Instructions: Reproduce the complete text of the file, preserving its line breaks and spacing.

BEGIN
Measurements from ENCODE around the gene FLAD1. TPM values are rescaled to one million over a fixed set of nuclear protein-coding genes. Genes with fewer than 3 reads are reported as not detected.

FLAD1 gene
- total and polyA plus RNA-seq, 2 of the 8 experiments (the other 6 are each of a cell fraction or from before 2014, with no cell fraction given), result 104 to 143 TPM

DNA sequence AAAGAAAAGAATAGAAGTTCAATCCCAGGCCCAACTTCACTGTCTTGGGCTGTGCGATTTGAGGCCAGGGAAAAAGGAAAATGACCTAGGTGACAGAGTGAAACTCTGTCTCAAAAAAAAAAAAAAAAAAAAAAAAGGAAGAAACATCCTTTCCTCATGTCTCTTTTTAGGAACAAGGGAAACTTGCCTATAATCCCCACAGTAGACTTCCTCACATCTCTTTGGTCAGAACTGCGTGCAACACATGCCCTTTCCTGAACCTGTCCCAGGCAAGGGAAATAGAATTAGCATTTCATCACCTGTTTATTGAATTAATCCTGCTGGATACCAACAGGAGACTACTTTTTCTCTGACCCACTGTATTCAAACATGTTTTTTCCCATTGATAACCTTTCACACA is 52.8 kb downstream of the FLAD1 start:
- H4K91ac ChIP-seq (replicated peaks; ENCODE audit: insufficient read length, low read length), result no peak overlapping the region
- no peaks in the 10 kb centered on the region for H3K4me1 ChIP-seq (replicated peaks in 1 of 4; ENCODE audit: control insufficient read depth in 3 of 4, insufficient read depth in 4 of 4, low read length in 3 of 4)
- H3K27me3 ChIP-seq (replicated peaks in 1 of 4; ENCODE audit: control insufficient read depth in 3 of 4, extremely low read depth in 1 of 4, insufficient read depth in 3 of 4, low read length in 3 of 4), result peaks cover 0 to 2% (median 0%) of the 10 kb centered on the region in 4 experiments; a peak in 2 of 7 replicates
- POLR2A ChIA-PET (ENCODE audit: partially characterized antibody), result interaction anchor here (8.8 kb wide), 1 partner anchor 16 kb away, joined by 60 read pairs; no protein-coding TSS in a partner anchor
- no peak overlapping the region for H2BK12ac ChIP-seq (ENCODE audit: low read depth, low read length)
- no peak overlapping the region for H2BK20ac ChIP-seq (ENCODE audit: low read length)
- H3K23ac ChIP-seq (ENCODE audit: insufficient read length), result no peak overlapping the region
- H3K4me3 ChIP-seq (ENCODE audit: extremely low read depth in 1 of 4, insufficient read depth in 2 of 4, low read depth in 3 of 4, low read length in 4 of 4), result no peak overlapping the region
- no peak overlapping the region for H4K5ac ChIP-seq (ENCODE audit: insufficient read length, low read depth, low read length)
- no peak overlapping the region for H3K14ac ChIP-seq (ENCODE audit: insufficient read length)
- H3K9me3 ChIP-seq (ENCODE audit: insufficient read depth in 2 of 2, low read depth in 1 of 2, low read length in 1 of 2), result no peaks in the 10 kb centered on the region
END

Measurements from ENCODE around the gene FLAD1. TPM values are rescaled to one million over a fixed set of nuclear protein-coding genes. Genes with fewer than 3 reads are reported as not detected.

FLAD1 gene
- total and polyA plus RNA-seq, 2 of the 8 experiments (the other 6 are each of a cell fraction or from before 2014, with no cell fraction given), result 104 to 143 TPM

DNA sequence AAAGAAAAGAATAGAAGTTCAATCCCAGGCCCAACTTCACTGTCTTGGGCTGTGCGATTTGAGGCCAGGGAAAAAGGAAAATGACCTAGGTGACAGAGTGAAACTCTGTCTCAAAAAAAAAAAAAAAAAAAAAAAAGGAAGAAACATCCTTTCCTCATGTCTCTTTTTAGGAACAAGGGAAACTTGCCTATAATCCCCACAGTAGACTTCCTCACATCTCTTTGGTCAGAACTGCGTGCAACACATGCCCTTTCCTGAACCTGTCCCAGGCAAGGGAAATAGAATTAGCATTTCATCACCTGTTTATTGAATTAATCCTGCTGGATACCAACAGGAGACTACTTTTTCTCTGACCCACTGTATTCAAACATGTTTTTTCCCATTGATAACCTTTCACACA is 52.8 kb downstream of the FLAD1 start:
- H4K91ac ChIP-seq (replicated peaks; ENCODE audit: insufficient read length, low read length), result no peak overlapping the region
- no peaks in the 10 kb centered on the region for H3K4me1 ChIP-seq (replicated peaks in 1 of 4; ENCODE audit: control insufficient read depth in 3 of 4, insufficient read depth in 4 of 4, low read length in 3 of 4)
- H3K27me3 ChIP-seq (replicated peaks in 1 of 4; ENCODE audit: control insufficient read depth in 3 of 4, extremely low read depth in 1 of 4, insufficient read depth in 3 of 4, low read length in 3 of 4), result peaks cover 0 to 2% (median 0%) of the 10 kb centered on the region in 4 experiments; a peak in 2 of 7 replicates
- POLR2A ChIA-PET (ENCODE audit: partially characterized antibody), result interaction anchor here (8.8 kb wide), 1 partner anchor 16 kb away, joined by 60 read pairs; no protein-coding TSS in a partner anchor
- no peak overlapping the region for H2BK12ac ChIP-seq (ENCODE audit: low read depth, low read length)
- no peak overlapping the region for H2BK20ac ChIP-seq (ENCODE audit: low read length)
- H3K23ac ChIP-seq (ENCODE audit: insufficient read length), result no peak overlapping the region
- H3K4me3 ChIP-seq (ENCODE audit: extremely low read depth in 1 of 4, insufficient read depth in 2 of 4, low read depth in 3 of 4, low read length in 4 of 4), result no peak overlapping the region
- no peak overlapping the region for H4K5ac ChIP-seq (ENCODE audit: insufficient read length, low read depth, low read length)
- no peak overlapping the region for H3K14ac ChIP-seq (ENCODE audit: insufficient read length)
- H3K9me3 ChIP-seq (ENCODE audit: insufficient read depth in 2 of 2, low read depth in 1 of 2, low read length in 1 of 2), result no peaks in the 10 kb centered on the region